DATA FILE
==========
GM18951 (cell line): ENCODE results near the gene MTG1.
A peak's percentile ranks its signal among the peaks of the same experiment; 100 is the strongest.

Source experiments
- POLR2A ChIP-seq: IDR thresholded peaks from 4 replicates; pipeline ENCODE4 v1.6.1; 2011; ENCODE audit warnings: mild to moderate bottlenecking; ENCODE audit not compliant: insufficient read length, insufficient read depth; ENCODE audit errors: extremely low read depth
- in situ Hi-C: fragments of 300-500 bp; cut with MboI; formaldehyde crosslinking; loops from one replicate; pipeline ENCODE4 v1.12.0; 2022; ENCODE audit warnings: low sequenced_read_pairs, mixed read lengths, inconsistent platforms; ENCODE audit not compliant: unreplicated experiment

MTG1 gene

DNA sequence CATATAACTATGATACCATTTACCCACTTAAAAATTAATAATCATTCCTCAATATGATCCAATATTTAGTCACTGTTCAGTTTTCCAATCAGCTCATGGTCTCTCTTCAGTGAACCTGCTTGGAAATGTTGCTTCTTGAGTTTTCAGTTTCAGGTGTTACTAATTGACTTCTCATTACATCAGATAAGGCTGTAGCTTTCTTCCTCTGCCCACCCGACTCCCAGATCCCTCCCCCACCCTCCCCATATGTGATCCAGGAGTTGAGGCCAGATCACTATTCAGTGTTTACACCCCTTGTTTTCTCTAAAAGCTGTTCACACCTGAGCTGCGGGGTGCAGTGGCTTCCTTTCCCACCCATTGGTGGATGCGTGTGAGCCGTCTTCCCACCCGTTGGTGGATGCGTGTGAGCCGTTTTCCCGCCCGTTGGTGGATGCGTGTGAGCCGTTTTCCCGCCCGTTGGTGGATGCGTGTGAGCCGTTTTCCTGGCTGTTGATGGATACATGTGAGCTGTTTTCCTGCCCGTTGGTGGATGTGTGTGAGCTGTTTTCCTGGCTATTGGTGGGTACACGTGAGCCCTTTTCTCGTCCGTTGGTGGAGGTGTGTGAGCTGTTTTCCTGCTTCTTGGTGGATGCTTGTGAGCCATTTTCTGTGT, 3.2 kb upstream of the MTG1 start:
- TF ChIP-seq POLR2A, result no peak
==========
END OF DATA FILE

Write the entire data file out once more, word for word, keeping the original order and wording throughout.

GM18951 (cell line): ENCODE results near the gene MTG1.
A peak's percentile ranks its signal among the peaks of the same experiment; 100 is the strongest.

Source experiments
- POLR2A ChIP-seq: IDR thresholded peaks from 4 replicates; pipeline ENCODE4 v1.6.1; 2011; ENCODE audit warnings: mild to moderate bottlenecking; ENCODE audit not compliant: insufficient read length, insufficient read depth; ENCODE audit errors: extremely low read depth
- in situ Hi-C: fragments of 300-500 bp; cut with MboI; formaldehyde crosslinking; loops from one replicate; pipeline ENCODE4 v1.12.0; 2022; ENCODE audit warnings: low sequenced_read_pairs, mixed read lengths, inconsistent platforms; ENCODE audit not compliant: unreplicated experiment

MTG1 gene

DNA sequence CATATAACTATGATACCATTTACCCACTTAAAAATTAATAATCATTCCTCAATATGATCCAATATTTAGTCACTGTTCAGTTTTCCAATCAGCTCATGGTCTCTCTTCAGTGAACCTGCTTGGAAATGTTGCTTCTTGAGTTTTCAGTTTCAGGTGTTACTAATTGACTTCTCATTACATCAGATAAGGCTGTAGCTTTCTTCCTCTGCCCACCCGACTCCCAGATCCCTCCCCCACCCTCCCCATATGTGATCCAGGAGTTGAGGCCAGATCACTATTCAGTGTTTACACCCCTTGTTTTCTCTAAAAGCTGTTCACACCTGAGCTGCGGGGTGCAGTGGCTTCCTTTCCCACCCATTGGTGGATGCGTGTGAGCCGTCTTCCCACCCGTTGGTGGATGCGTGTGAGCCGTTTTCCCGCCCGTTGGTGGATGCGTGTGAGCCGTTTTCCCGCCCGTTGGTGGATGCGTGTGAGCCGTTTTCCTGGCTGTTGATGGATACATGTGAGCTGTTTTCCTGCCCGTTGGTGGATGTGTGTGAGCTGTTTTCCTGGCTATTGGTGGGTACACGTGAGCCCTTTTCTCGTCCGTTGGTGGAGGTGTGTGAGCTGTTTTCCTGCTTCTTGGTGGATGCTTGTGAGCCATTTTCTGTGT, 3.2 kb upstream of the MTG1 start:
- TF ChIP-seq POLR2A, result no peak